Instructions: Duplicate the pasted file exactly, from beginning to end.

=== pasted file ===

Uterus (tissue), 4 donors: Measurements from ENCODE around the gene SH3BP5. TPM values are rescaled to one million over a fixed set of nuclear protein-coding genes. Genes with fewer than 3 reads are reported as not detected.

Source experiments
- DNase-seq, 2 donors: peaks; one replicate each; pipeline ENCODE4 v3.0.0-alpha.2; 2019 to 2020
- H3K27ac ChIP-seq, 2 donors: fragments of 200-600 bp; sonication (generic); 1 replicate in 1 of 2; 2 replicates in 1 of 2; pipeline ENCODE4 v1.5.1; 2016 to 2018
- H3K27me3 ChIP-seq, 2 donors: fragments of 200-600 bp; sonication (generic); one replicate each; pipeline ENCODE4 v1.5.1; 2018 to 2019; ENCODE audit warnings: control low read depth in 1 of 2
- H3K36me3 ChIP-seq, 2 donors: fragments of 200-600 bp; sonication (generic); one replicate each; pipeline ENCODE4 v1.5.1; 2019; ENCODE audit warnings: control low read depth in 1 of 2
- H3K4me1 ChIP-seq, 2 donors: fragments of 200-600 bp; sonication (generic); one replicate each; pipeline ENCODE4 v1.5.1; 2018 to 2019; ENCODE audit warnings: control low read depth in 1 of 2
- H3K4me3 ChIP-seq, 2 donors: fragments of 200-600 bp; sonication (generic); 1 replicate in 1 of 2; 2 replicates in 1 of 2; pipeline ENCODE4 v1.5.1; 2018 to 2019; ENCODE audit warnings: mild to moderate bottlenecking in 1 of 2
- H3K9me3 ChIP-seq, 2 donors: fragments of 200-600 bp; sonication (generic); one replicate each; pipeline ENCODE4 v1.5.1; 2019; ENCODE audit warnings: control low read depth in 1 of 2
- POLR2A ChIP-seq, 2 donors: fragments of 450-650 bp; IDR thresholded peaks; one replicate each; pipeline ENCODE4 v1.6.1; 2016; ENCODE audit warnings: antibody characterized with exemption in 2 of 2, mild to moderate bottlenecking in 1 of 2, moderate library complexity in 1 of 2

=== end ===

Uterus (tissue), 4 donors: Measurements from ENCODE around the gene SH3BP5. TPM values are rescaled to one million over a fixed set of nuclear protein-coding genes. Genes with fewer than 3 reads are reported as not detected.

Source experiments
- DNase-seq, 2 donors: peaks; one replicate each; pipeline ENCODE4 v3.0.0-alpha.2; 2019 to 2020
- H3K27ac ChIP-seq, 2 donors: fragments of 200-600 bp; sonication (generic); 1 replicate in 1 of 2; 2 replicates in 1 of 2; pipeline ENCODE4 v1.5.1; 2016 to 2018
- H3K27me3 ChIP-seq, 2 donors: fragments of 200-600 bp; sonication (generic); one replicate each; pipeline ENCODE4 v1.5.1; 2018 to 2019; ENCODE audit warnings: control low read depth in 1 of 2
- H3K36me3 ChIP-seq, 2 donors: fragments of 200-600 bp; sonication (generic); one replicate each; pipeline ENCODE4 v1.5.1; 2019; ENCODE audit warnings: control low read depth in 1 of 2
- H3K4me1 ChIP-seq, 2 donors: fragments of 200-600 bp; sonication (generic); one replicate each; pipeline ENCODE4 v1.5.1; 2018 to 2019; ENCODE audit warnings: control low read depth in 1 of 2
- H3K4me3 ChIP-seq, 2 donors: fragments of 200-600 bp; sonication (generic); 1 replicate in 1 of 2; 2 replicates in 1 of 2; pipeline ENCODE4 v1.5.1; 2018 to 2019; ENCODE audit warnings: mild to moderate bottlenecking in 1 of 2
- H3K9me3 ChIP-seq, 2 donors: fragments of 200-600 bp; sonication (generic); one replicate each; pipeline ENCODE4 v1.5.1; 2019; ENCODE audit warnings: control low read depth in 1 of 2
- POLR2A ChIP-seq, 2 donors: fragments of 450-650 bp; IDR thresholded peaks; one replicate each; pipeline ENCODE4 v1.6.1; 2016; ENCODE audit warnings: antibody characterized with exemption in 2 of 2, mild to moderate bottlenecking in 1 of 2, moderate library complexity in 1 of 2